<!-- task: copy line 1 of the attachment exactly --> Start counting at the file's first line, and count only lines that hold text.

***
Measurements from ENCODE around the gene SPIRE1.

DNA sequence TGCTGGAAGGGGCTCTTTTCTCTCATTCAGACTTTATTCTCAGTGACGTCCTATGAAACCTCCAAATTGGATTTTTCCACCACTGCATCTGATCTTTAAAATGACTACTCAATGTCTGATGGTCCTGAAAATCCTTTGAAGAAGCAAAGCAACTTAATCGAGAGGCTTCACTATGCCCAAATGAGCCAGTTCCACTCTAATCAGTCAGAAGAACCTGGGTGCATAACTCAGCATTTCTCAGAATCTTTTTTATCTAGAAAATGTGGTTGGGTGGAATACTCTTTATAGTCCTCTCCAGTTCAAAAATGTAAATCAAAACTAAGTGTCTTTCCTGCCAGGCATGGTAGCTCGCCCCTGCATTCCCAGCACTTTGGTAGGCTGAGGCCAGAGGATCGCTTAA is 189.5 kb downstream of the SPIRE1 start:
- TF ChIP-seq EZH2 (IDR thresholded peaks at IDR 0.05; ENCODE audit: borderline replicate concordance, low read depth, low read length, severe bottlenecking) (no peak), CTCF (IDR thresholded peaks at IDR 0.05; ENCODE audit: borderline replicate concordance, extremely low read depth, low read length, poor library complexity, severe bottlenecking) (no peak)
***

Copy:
Measurements from ENCODE around the gene SPIRE1.